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Do I Have a Claim? – Common Surgical Errors and Medical Negligence – Part I

May 11 2018 | Blog
  • A better understanding of medical malpractice claims and what may constitute a basis for them may help those affected by malpractice to decide to obtain the legal help they need to recover from their plight

    This is the first of two articles about medical malpractice claims and common surgical errors. Stay tuned for the second one next week.

    According to a widely-distributed study published two years ago, more than 250,000 people die each year in the U.S. as a result of medical error. That’s only about 50,000 shy of the combined number of lives lost due to both respiratory disease and accidents – the third and the fourth leading causes of death in the United States. What’s even more alarming is that the number of serious, though non-fatal, mishaps that can be traced back to a preventable medical error are 10 to 20 times more common than those resulting in a patient’s death. In other words for every instance of medical error that claims one of those 250,000 lives, there are an additional 10-20 severe but non-fatal medical errors made.

    Even though members of the medical profession sometimes contest the results of such studies, they are nonetheless extremely alarming as they point to some deep and complex systemic problems in our healthcare system. These problems adversely affect hundreds of thousands of patients and their families every year.

    For those who have suffered due to a preventable medical error, a vital way of challenging the status quo is to seek legal recognition of and financial compensation for the medical negligence. This can be done through a personal injury claim alleging medical malpractice. On a national level, however, only 15% of all personal injury lawsuits filed every year are related to medical malpractice. In addition, it is estimated that only 80% of these lawsuits end in verdicts favorable for the plaintiffs.

    Why doesn’t the high number of medical errors seem to be reflected in the number of corresponding personal injury lawsuits? At times, a patient may not realize that a bad medical result they’ve experienced is due to an inexcusable oversight on the part of medical staff. In other cases, though, a patient may be aware that they have suffered because of a preventable medical error. Even so, they may choose not to pursue a claim simply because they don’t know that it might constitute medical malpractice. Others still may have erroneous ideas concerning personal and financial costs of a lawsuit.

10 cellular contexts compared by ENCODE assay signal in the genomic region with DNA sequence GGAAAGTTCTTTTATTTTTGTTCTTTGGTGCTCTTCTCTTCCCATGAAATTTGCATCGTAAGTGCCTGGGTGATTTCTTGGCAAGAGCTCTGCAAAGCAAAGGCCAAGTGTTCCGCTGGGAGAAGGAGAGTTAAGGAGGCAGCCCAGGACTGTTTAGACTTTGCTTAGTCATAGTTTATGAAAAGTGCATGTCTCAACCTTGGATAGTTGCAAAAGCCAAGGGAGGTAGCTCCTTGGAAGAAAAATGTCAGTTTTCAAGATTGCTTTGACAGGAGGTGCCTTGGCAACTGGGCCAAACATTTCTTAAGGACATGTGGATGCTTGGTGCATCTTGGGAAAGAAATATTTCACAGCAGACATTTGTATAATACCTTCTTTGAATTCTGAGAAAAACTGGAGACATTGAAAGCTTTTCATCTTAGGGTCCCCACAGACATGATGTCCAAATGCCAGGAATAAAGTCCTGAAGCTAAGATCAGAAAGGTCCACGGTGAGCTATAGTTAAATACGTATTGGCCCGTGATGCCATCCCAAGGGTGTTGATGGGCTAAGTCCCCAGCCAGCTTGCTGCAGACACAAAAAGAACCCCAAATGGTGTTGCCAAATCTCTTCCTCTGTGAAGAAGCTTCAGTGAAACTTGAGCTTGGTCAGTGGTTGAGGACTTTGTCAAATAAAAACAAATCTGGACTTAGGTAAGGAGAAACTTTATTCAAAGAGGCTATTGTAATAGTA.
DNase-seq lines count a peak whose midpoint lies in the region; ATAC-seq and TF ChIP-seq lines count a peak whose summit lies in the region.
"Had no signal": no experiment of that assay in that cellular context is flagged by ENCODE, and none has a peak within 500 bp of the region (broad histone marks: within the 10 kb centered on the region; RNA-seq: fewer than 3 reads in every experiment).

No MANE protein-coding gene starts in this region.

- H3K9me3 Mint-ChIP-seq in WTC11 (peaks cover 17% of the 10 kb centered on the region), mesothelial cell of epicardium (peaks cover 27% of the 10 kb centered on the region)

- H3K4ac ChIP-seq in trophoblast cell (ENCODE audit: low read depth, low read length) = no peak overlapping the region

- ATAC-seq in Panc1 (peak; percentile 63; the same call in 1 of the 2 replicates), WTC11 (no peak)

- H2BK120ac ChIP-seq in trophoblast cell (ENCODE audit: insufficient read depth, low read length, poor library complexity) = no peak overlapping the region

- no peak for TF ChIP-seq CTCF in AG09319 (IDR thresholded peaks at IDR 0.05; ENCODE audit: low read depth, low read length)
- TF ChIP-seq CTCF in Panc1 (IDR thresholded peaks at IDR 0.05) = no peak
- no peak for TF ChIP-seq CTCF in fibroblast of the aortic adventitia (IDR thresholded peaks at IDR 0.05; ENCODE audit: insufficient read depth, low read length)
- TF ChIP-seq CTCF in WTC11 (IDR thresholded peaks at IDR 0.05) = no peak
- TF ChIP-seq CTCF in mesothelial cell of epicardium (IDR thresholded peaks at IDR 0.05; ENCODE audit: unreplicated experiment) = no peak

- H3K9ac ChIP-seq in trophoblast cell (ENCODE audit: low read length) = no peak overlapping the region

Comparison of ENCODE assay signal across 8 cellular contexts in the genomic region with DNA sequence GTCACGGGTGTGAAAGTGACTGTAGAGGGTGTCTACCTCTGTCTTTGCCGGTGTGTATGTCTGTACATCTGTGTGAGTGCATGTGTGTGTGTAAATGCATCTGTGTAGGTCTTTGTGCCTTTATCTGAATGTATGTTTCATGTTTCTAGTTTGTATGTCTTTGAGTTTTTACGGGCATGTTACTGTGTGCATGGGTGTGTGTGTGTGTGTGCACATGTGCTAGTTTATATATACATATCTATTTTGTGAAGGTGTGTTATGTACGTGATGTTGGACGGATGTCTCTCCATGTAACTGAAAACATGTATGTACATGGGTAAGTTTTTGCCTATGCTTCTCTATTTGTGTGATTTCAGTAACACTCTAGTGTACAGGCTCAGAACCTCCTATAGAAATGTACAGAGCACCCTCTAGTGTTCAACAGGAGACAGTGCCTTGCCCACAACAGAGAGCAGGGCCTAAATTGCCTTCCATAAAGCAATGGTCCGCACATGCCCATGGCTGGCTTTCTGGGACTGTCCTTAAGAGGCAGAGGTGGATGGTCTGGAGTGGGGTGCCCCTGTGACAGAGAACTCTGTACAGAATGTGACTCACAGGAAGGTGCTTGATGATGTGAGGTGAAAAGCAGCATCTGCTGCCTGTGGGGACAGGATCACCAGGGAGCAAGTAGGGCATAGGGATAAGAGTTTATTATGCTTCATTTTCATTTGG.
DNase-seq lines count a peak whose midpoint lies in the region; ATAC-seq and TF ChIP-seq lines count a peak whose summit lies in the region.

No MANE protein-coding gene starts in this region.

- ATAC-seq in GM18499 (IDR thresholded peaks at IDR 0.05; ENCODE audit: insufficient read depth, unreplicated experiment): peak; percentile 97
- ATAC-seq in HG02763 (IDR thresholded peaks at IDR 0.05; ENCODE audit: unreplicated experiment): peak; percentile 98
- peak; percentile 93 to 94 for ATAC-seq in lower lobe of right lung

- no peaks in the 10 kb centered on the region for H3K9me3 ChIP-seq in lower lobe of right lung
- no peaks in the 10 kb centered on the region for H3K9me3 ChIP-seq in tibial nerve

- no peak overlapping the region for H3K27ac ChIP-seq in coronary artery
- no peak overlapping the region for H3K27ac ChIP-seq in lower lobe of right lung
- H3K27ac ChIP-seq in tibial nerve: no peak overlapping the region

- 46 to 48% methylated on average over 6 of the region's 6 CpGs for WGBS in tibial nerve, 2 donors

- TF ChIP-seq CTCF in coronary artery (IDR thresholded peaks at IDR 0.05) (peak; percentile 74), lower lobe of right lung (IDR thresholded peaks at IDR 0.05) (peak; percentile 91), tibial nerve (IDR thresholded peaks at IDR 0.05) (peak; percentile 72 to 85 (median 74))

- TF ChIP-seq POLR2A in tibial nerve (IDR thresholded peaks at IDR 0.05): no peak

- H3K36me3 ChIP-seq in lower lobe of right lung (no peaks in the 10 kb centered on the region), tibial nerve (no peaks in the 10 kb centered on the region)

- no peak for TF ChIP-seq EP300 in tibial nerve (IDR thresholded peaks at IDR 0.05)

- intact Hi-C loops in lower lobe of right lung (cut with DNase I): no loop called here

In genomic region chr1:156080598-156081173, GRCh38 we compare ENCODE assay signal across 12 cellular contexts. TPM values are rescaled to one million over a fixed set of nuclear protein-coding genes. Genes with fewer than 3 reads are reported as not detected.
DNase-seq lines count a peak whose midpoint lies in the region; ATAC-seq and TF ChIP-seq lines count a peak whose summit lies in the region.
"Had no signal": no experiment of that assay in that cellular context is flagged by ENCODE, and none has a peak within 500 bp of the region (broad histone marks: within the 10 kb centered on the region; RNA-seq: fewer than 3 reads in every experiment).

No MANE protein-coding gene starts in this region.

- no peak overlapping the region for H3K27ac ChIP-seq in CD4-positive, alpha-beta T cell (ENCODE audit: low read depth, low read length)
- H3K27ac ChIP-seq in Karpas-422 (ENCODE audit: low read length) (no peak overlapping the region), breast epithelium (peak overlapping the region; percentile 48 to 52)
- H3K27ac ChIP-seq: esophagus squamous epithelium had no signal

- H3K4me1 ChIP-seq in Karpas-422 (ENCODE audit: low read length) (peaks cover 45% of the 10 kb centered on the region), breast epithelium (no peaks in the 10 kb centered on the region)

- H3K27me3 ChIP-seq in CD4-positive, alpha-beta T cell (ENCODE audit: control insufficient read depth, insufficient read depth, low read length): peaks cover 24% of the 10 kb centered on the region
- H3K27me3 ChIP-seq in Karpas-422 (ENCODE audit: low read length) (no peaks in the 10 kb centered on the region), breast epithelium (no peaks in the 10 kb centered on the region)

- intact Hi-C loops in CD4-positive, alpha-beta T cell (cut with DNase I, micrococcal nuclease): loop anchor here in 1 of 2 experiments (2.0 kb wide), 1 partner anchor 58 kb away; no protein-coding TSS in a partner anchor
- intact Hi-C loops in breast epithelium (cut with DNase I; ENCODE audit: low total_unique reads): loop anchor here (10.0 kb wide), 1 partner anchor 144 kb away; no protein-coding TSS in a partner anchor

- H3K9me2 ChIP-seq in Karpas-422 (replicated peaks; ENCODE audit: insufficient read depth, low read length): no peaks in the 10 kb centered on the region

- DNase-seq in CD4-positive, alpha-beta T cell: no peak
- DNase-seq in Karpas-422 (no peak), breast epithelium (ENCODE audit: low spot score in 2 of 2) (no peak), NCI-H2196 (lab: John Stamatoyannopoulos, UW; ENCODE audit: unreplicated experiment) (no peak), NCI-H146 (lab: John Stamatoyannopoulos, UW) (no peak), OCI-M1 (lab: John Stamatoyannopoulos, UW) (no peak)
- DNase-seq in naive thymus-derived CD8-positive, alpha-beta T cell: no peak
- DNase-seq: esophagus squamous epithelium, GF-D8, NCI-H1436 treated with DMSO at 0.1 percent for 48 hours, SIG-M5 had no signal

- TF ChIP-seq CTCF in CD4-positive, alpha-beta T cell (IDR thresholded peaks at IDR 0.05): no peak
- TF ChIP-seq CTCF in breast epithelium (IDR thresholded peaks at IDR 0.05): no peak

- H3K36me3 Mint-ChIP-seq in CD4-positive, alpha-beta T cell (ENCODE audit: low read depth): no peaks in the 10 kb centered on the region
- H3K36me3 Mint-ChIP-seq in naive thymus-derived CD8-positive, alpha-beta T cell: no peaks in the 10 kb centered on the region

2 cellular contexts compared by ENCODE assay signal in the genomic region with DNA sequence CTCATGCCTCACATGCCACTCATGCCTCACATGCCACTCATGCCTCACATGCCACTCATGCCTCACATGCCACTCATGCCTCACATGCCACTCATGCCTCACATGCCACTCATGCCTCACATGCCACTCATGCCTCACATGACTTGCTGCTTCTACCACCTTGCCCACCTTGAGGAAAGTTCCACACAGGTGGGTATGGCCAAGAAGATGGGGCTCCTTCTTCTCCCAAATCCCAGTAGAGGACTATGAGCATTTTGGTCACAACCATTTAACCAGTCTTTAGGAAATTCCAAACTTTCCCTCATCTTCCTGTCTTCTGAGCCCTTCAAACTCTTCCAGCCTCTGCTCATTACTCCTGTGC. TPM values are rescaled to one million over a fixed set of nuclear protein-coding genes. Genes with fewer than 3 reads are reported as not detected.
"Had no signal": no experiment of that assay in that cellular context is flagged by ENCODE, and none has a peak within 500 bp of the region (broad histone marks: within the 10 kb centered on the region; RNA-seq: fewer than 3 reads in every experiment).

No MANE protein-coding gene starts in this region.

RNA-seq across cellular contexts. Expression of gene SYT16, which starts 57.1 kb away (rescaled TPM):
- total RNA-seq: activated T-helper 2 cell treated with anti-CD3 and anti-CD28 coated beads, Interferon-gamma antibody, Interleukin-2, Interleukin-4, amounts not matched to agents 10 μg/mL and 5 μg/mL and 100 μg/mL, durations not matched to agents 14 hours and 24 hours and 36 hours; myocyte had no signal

To help all those who have suffered bad medical outcomes who are unsure of how to proceed, in this and next week’s blog posts we address the nuances of medical malpractice claims. First, we will provide a concise and easy-to-understand definition of medical malpractice. In the next part, we will mention common surgical mistakes that may constitute a basis for malpractice claims.

    Medical Malpractice – What It Is and What It Is Not

    A medical malpractice claim, at its core, is a claim based on negligence. In this case, negligence means that a healthcare provider failed to treat a patient according to the established standard of care. Of course, how this standard is defined may differ from one medical field to another. Generally, though, it will be based on what other reasonable and skilled medical professionals would and wouldn’t do, or have and haven’t done in similar situations.

    Claiming malpractice, however, requires more than just establishing a failure on the part of a medical provider to practice according to the established standard of care. You must also be able to show that such negligence directly resulted in an adverse medical outcome, like the compounding of your illness, or a serious injury. If damages cannot be proven, you will not be able to claim medical malpractice even if you did experience substandard care.

    On the other hand, not every bad medical outcome is automatically a reason to claim medical malpractice. Virtually every treatment or medication involves some risk to a patient’s health. In addition, before accepting or declining any medical procedure, a patient is usually informed of its potential dangers. If treatment goes awry despite the best efforts on the part of medical providers, a patient likely won’t be able to claim medical malpractice.

    Preventable surgical errors frequently do meet all of the requirements needed for an affected patient to claim medical malpractice. Next week, we will analyze some of the most common examples of such errors.

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